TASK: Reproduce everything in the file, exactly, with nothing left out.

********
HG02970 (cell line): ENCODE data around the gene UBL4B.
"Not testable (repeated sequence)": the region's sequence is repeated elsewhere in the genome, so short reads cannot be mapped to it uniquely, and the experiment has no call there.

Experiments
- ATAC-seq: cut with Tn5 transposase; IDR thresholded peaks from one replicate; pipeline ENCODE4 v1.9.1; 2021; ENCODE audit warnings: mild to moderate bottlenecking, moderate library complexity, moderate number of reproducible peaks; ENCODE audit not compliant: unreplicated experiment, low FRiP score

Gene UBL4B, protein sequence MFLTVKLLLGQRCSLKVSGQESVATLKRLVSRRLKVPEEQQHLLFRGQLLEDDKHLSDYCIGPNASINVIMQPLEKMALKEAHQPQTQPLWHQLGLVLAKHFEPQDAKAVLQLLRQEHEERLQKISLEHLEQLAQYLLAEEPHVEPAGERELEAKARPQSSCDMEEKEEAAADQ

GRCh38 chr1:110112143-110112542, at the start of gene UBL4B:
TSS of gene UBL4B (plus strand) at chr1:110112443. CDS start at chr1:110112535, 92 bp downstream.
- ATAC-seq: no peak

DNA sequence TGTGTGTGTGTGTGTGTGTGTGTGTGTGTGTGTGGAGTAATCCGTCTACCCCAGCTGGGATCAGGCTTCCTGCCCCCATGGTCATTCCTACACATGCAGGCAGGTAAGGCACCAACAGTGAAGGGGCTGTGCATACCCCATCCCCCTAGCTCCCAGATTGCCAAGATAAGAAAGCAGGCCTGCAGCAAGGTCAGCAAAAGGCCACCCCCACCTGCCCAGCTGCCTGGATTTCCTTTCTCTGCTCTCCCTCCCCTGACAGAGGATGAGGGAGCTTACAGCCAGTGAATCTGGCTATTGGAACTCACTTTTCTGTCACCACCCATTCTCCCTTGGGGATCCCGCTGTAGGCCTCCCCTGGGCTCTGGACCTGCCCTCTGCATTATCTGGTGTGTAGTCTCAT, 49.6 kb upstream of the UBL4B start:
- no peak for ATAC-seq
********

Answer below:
HG02970 (cell line): ENCODE data around the gene UBL4B.
"Not testable (repeated sequence)": the region's sequence is repeated elsewhere in the genome, so short reads cannot be mapped to it uniquely, and the experiment has no call there.

Experiments
- ATAC-seq: cut with Tn5 transposase; IDR thresholded peaks from one replicate; pipeline ENCODE4 v1.9.1; 2021; ENCODE audit warnings: mild to moderate bottlenecking, moderate library complexity, moderate number of reproducible peaks; ENCODE audit not compliant: unreplicated experiment, low FRiP score

Gene UBL4B, protein sequence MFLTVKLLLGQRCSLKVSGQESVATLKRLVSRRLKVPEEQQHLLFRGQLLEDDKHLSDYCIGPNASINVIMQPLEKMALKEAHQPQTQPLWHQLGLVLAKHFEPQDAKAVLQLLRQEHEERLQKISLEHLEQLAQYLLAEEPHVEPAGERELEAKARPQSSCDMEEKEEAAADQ

GRCh38 chr1:110112143-110112542, at the start of gene UBL4B:
TSS of gene UBL4B (plus strand) at chr1:110112443. CDS start at chr1:110112535, 92 bp downstream.
- ATAC-seq: no peak

DNA sequence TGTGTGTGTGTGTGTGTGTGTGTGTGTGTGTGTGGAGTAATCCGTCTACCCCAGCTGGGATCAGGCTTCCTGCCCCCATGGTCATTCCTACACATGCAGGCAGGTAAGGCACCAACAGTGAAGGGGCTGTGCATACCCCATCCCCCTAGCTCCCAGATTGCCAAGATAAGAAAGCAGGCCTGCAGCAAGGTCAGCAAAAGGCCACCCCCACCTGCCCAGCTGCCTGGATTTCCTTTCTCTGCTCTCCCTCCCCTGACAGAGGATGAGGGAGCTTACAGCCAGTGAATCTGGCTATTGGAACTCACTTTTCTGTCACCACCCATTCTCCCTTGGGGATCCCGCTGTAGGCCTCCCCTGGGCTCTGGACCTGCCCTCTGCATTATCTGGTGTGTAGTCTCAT, 49.6 kb upstream of the UBL4B start:
- no peak for ATAC-seq